Some keys have sharps (#) in them, some keys have flats (b). If you know which key your song is in, you'll know whether it has sharps or flats in it, and which ones they are.
A quick and easy way to find out the key of the song is to look at the first chord. This is a pretty reliable indicator of your key. Then, you can refer to the circle of fifths, and check out which sharps or flats it has!
So, if your song starts on an F major chord, you can be pretty certain that the Bs will be flat!
Another thing to remember, if you're not sure whether something is an X sharp or a Y flat, is that there is only one of each note in each key. This means that, if you've just played an A in your major scale, and your next note is a semitone higher, it's a B flat. Sure, it's exactly the same note as A sharp, but you've already had an A! We need to keep the Bs!
Where are the Bb's on a Fretboard?
Because of how we play the guitar, and how we think 'upwards' on the frets, it's more natural to think of notes as sharps than it is flats. When you're going up the fretboard, working out the notes, you can say:
E, F, F#, G, G#, A, A#, B... and successfully find the note(s) you're looking for.
Where are the C#'s on a Fretboard?
As we've just discovered, F# is the same as Gb. A# is the same as Bb. Any sharp is the same as the note above it's flat!
Sometimes, you might call another instrumentalist's G# your Ab. That's an enharmonic. They're fine, and it’s handy to be aware of them.
Half Step Intervals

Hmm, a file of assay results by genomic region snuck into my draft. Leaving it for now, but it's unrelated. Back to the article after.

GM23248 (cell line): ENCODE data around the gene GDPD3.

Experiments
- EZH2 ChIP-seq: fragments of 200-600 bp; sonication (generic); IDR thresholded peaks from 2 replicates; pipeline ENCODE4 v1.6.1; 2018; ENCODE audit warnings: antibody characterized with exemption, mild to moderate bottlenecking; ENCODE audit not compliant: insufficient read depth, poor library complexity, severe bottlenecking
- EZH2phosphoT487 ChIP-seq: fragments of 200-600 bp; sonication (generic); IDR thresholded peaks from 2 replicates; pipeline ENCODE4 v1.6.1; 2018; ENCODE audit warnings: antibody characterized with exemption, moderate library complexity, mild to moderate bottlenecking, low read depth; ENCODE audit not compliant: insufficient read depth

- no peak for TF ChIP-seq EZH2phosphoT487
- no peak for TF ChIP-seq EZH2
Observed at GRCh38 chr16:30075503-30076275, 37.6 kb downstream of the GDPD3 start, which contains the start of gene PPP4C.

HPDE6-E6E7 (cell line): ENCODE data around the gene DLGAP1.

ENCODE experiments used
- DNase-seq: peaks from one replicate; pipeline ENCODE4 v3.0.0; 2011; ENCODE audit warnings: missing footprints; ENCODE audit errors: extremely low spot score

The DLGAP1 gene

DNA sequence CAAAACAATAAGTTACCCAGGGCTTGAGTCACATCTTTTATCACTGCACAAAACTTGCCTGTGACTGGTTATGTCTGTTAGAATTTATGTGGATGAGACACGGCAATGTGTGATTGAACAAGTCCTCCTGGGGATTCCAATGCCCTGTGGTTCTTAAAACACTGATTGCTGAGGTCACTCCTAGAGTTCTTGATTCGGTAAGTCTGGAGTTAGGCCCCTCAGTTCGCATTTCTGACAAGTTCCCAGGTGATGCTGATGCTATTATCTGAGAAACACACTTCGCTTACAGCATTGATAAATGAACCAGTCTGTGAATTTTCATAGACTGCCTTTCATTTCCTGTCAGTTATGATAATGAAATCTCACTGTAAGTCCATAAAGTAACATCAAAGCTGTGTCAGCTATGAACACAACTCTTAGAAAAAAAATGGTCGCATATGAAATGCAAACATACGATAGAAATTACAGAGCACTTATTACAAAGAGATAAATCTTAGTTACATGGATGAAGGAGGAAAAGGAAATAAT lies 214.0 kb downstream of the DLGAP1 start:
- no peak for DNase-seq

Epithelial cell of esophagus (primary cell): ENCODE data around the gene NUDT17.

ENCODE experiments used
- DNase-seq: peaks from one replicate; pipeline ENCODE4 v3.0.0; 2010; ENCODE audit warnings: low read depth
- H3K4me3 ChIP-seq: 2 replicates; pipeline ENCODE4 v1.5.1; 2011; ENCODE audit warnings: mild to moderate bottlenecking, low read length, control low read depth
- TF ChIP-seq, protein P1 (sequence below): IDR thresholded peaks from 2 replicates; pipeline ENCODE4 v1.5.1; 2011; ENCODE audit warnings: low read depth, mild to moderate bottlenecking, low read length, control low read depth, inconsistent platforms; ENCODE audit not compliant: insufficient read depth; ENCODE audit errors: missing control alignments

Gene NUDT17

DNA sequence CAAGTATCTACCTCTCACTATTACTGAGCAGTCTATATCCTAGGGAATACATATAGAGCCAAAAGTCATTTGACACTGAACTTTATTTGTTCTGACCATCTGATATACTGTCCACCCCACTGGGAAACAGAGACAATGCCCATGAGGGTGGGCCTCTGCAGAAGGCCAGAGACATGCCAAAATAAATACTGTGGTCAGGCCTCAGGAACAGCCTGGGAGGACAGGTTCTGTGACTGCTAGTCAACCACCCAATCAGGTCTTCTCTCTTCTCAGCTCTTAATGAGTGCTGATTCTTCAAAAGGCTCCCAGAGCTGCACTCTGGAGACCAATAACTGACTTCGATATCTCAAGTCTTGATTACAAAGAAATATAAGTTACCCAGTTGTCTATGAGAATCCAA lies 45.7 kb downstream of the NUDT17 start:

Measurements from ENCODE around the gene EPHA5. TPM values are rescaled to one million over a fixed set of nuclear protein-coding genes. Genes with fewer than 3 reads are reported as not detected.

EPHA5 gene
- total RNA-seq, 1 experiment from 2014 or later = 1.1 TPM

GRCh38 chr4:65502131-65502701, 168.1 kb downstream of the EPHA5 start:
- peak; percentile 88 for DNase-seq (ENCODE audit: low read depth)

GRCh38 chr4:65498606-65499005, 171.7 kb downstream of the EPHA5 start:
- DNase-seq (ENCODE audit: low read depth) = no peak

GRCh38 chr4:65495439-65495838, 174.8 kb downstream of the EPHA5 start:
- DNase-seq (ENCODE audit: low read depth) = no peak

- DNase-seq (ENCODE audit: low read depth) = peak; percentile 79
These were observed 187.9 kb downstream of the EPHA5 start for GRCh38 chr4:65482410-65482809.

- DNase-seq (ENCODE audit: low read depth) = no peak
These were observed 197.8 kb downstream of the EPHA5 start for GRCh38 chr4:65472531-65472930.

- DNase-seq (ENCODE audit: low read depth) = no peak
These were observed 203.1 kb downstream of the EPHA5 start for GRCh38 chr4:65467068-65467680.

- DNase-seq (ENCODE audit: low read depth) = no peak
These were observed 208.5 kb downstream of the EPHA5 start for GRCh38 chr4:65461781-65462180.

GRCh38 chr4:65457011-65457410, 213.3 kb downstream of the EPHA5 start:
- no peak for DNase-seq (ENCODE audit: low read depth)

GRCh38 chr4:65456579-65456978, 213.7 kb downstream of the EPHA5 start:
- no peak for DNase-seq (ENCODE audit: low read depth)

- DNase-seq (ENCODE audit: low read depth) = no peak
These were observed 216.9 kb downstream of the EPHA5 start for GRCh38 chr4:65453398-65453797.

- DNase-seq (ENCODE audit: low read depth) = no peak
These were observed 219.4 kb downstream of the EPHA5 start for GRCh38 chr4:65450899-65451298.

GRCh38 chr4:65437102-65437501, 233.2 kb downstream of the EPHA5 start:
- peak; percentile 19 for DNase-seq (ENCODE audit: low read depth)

As you move along the fretboard, you do so in half steps. Every fret is half a step, so it will take you a semitone higher than the note before it.
As you move from a natural note to half a step higher, you land on its sharp. Unless, of course, you're on a B or an E in the first place.
On B and E, half a step takes you to C and F, as we discovered earlier. The fact that it's natural to natural does not make it a whole step in these instances.
Whole Step Intervals
Whole step intervals will take you from natural to natural in most cases. Unless, as we keep drilling, you're on a B or an E.
To move a whole step on a guitar, you move two frets. This is really handy to know when learning your notes.
As we know, fret 1 on E is F, so a whole step – two frets – will take us to the next note: G, on fret 3. Another whole step – two frets – and we're back at the start of the musical alphabet, landing on A, on fret 5.
Two more frets and we'll have moved another step. Can you work out what fret 7 will be?
Intervals On Adjacent Strings
There are some handy shortcuts to remember for guitarists and bassists, like how to jump a fifth interval on the strings next to each other, and how to jump a fourth.
These are really simple. To jump to the fifth of your note, e.g. C – G, you go down one sting, across two frets. This is how we make fifth chords (AKA power chords).
If you want a fourth interval, you jump down one string, staying on the same fret.
This might not mean much to you immediately, but as first / fourth / fifth patterns are extremely common in pop / rock / blues music, it's extremely useful to know this quick trick. Down one string: fourth. Down one string, across two frets: fifth. Simple.
Guitar Fretboard Notes
There are some notes you'll prioritise remembering more than others, on your journey to complete mastery of the fretboard.
I'd recommend getting to know where all of your naturals are, first, as you can work out your sharps and flats pretty quickly from them.
Notes on the E String
On your E strings this is easy: your natural notes are on the odd numbers 1-3-5-7, then your even numbers 8-10-12... Then, as we've reached the octave, that pattern starts again.
Notes on the A String
On your A string it's also quite easy, but your 1 is replaces with a 2. So you naturals fall on 2-3-5-7, then 8-10-12.
Notes on the D string
On D, it's almost the same, but as well as 1 becoming 2, 8 becomes 9:
Notes on the G string
On G, it's a bit different: even, even, odd, odd, odd, even, even. 2, 4, 5, 7, 9, 10, 12. You soon get used to this!